- A student-athlete is struggling with motivation in class after an injury has ended their season. How might you work with this student?
- A student-athlete has recently determined to quit their team and end their playing career. How might you work with this student as they transition away from Athletics?
- How might your work with a student-athlete who has aspirations of a professional career in their sport and has yet to select a college major?
- There has been a lot of ongoing dialogue about the possibility of allowing student-athletes to be able to transfer Universities without restriction. How would you see such a change affecting your interactions and conversations with students?
- Earlier this year, The Chronicle of Higher Education published articles discussing which campus entity should be looking after student-athlete academic success – the academic side (ex. Provost’s Office or Office of Instruction) or the Athletic Department – (Kelderman, 2018) and the funneling of student-athletes into certain majors on campus (Stripling, 2018). Have you encountered issues like these in working with student-athletes and what has been your response?
- What changes regarding the student-athlete experience would you like to see happen?
Throughout the panel session and at its conclusion, audience members will have opportunities to ask their own questions of the panelists and contribute additional perspectives.
Kelderman, E. (2018, January 28). Who should oversee athletes’ academic progress? The
Chronicle of Higher Education. Retrieved from https://www.chronicle.com/article/Who-Should-Oversee-Athletes-/242351.
NACADA: The Global Community for Academic Advising. (2017). NACADA academic advising
core competencies model. Retrieved from https://www.nacada.ksu.edu/Resources/Pillars/CoreCompetencies.aspx.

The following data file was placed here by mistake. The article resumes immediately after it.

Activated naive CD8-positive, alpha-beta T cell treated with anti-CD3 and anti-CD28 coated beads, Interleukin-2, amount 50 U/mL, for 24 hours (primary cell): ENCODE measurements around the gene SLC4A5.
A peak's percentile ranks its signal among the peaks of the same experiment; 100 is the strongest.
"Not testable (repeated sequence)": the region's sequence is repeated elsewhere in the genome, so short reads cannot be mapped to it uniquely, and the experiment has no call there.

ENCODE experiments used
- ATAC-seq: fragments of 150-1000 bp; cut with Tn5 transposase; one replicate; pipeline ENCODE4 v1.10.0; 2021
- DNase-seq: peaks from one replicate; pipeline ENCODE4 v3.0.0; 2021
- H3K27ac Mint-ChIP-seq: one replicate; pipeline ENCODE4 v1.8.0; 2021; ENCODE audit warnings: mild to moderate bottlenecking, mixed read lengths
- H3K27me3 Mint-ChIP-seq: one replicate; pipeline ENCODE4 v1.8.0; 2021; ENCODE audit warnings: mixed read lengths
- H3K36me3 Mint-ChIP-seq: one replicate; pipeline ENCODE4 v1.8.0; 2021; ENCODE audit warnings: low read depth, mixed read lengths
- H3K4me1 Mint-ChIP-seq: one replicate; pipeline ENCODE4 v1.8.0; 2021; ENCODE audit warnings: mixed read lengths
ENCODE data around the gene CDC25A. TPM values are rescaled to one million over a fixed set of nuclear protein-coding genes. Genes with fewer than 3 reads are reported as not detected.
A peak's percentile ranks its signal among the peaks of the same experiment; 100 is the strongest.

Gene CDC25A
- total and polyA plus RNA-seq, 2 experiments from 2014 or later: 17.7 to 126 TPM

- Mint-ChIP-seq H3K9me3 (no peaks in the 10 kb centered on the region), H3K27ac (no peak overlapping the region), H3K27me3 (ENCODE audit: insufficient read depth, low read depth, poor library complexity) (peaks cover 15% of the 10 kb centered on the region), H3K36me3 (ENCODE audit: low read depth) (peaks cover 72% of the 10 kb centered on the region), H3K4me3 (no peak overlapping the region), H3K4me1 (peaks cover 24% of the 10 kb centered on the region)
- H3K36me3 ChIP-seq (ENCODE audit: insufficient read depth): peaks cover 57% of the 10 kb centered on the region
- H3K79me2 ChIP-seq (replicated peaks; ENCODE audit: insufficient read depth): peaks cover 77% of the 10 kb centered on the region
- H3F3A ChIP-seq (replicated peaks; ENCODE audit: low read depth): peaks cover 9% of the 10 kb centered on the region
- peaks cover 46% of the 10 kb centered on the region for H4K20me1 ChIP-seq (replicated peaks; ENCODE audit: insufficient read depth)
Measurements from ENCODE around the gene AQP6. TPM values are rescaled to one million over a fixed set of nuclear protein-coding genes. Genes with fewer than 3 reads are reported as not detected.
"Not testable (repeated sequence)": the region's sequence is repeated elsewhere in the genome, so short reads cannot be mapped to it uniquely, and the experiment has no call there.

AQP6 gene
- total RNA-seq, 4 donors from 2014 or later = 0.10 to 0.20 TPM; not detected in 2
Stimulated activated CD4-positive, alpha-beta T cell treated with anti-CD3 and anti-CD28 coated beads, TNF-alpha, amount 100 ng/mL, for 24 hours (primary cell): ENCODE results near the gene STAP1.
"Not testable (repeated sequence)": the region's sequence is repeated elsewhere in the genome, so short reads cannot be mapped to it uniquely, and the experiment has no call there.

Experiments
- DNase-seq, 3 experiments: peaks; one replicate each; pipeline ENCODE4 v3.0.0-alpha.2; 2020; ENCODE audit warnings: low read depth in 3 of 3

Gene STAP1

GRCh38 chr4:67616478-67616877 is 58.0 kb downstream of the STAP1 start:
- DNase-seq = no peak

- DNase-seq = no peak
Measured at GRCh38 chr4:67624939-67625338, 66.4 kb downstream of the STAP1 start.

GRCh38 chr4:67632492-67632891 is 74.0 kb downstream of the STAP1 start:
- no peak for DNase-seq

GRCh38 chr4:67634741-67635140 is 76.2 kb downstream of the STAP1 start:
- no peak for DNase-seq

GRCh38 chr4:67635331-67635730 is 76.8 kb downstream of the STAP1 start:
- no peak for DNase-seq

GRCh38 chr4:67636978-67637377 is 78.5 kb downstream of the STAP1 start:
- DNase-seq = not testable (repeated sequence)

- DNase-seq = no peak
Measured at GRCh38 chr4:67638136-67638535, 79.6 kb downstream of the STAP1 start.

National Collegiate Athletics Association (NCAA). (2018, February). What is the NCAA?.
Rubin, L.M., (2015). Advising student-athletes. Retrieved from the NACADA Clearinghouse of
Academic Advising Resources, http://www.nacada.ksu.edu/Resources/Clearinghouse/View-Articles/Advising-Student-Athletes.aspx.
Stripling, J. (2018, February 16). Inside Auburn’s secret effort to advance an athlete-friendly
curriculum. The Chronicle of Higher Education. Retrieved from https://www.chronicle.com/article/Inside-Auburn-s-Secret/242569.
According to the National Collegiate Athletics Association (NCAA), more than 460,000 student-athletes participate in 24 NCAA-governed sports every year. Academic Advisors, Athletic Advisors, and Athletic Administrative staff at NCAA member institutions offer academic support and guidance to this large, unique student population.
This panel, “From Touchdowns to Textbooks: Life Stories in Advising Student-Athletes”, is comprised of experienced members of the academic advising, athletic advising, and athletic administration communities at institutions of varying levels of NCAA competition. Panelists will share with attendees their life stories in working with student-athletes, offer insight into their approaches to advising student-athletes, and share strategies for helping students navigate the complex intersections between athletic participation and academic success. Through participation in this panel, audience members will work to develop the relational, informational, and conceptual competencies needed to support student-athletes.